var connector = context.getModel(ConnectorFactory)
	var url = connector.connection.url
	var baseURL = new Url(url).getCgiScript()
	var ticket = connector.connection.session.ticket
	var supportPath = connector.connection.supportPath

	return {
		baseURL: baseURL,
		img: supportPath,
		otcsticket: ticket
	}
}
1
2
3
4
5
6
7
8
9
10
11
12
13
14

The return value can be passed directly to the mount function of the UMD build:









 





onRender: function() {

	var context = this.fetchContext()

	this.interval = setInterval(function() {
		var element = document.getElementById('mymodule')

		if (element) {
			mymodule.default('#mymodule', context) // pass the context to the application
			clearInterval(this.interval)
		}
	}, 100)
}
1
2
3
4
5
6
7
8
9
10
11
12
13

Of course, this will require the application to be modified to accept the context:

export default function(el, context) {

	// do something with the the otcsticket, baseURL,
	// and img to make it available in your application

	new Vue({
		render: h => h(App),
	}).$mount(el)
}
1
2
3
4
5
6
7
8
9

It's no accident that context is compatible with the @kweli/cs-rest package I introduced in Simplifying the OpenText Content Server REST API.

Now your application can make calls to the Content Server REST API.

# Styling your application

The SmartUI is bundled with a modified version of Bootstrap 3(opens new window) . It provides a number of binf-* and csui-* classes you can use to style your application. However, if you've come this far then you likely want to use your own CSS or component library to keep your code independent of SmartUI.

The problem is that the SmartUI styles can mess with your style sheet (or the style sheet of the library you're using). This is just the nature of cascading style sheets.

I personally use Vuetify(opens new window) , which is a Material UI component library for Vue.js. It's awesome, but injecting a Vuetify application into SmartUI introduces rendering errors due to the SmartUI CSS styles leaking into the application.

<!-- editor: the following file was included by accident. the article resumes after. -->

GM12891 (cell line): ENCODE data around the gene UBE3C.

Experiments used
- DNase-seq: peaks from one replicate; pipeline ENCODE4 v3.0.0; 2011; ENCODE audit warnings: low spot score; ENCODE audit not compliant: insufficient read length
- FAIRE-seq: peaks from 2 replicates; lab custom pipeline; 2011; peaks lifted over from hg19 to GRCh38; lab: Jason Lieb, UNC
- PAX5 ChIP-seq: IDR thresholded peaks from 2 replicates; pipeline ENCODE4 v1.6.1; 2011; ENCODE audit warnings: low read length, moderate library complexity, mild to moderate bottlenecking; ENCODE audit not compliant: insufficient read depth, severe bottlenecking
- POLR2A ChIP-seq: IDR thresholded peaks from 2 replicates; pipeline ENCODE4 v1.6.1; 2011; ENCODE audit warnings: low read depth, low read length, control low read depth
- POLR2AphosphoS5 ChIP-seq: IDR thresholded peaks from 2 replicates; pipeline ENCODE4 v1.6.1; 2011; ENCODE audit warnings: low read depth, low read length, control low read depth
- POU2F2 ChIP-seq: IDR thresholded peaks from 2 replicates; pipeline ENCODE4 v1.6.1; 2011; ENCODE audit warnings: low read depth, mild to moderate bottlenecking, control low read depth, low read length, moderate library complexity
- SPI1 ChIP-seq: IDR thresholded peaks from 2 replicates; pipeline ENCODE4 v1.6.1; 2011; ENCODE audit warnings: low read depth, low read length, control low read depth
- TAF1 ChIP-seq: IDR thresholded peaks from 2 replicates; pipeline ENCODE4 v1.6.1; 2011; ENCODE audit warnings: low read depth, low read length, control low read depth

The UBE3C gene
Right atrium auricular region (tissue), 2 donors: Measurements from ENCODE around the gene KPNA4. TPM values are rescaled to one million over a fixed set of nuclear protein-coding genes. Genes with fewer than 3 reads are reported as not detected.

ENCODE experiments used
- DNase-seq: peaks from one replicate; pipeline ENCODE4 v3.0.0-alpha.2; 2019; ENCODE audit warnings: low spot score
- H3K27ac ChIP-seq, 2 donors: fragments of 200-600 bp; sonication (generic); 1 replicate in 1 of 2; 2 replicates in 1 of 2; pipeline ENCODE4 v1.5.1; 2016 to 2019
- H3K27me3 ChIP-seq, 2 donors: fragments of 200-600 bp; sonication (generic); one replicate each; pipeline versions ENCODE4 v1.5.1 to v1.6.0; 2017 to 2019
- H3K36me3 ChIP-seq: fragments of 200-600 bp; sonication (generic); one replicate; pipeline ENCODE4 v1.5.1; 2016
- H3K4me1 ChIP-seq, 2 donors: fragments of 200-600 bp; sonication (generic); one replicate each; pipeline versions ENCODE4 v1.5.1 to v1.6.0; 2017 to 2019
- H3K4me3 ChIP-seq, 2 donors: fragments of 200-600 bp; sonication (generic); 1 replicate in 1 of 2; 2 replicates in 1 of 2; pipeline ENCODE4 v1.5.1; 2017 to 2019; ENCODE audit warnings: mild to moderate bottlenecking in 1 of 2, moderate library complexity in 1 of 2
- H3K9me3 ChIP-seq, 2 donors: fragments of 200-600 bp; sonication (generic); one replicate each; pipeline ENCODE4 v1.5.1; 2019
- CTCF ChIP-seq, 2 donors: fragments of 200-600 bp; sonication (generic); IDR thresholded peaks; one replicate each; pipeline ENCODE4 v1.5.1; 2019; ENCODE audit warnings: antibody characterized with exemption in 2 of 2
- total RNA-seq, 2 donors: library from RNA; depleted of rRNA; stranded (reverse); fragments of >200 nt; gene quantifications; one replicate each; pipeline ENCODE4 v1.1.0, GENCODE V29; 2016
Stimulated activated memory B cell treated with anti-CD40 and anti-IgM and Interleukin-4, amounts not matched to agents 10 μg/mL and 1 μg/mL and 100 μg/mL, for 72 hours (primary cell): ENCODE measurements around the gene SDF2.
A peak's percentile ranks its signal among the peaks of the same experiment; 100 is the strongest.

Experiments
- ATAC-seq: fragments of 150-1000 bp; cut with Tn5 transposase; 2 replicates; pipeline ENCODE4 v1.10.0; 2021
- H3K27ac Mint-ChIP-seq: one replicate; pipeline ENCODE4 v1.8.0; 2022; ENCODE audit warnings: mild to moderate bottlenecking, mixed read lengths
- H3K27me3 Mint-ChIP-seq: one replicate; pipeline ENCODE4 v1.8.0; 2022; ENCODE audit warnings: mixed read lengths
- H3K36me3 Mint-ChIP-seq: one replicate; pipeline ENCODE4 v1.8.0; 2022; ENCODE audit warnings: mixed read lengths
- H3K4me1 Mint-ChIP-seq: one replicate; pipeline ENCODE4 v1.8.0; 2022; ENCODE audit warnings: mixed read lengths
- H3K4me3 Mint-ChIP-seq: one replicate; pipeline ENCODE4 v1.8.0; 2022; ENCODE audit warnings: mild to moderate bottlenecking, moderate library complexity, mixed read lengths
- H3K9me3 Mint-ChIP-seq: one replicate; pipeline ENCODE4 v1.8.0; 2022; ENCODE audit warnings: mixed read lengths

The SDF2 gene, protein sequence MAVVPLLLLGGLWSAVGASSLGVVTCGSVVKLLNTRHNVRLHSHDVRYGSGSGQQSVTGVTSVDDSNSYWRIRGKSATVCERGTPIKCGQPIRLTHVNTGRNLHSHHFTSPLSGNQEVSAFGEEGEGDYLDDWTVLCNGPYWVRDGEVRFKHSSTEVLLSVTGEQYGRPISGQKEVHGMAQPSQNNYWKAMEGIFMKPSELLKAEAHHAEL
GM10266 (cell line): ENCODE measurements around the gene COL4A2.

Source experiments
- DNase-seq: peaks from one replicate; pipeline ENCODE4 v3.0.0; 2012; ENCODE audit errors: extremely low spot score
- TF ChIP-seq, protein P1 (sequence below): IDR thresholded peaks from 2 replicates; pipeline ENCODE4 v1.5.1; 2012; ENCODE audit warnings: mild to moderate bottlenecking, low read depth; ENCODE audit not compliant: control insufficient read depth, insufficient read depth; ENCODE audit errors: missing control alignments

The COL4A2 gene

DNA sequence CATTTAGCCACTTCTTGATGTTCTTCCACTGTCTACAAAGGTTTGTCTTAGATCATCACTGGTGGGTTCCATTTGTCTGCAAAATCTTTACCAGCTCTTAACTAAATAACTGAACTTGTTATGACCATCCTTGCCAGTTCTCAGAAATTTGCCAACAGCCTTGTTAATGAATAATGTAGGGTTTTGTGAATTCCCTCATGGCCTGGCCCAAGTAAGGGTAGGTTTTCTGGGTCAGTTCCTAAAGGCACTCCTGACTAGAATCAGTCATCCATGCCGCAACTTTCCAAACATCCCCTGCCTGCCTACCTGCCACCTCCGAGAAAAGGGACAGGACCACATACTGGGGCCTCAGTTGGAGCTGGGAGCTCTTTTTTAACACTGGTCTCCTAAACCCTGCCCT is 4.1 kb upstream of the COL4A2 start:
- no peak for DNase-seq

The problem comes down to CSS specificity(opens new window) or CSS precedence. It seems some of the SmartUI styles have a higher precedence than the styles from Vuetify, which causes the errors.

A simple solution is to wrap the application top level element in a <div> and give it an id (e.g., mymodule-smartui-container):

<div id="mymodule-smartui-container">
	<!-- Put your app here -->
</div>
1
2
3

The next step is to use a CSS preprocessor like Less(opens new window) to create a modified copy of the style sheets. The idea is to prefix each CSS rule with the id selector, which gives the rules a higher precedence. For example, with Vuetify:

#mymodule-smartui-container {
	@import (less) "<project path>/node_modules/@mdi/font/css/materialdesignicons.css";
	@import (less) "<project path>/node_modules/vuetify/dist/vuetify.min.css";

	// Vuetify uses 'inherit', which isn't compatible with SmartUI
	* {
		box-sizing: border-box;
	}
}
1
2
3
4
5
6
7
8
9

This small change increases the precedence of the Vuetify styles, which eliminates the rendering errors within SmartUI.

# Wrapping up

I find it satisfying being able to develop my widgets with a modern JavaScript framework independent of SmartUI. It makes prototyping and development much faster, and it's only near the end that I need to integrate my application into SmartUI.

This post outlines one approach. In my next blog post I'll discuss how to make a generic and reusable widget that loads different UMD builds through configuration.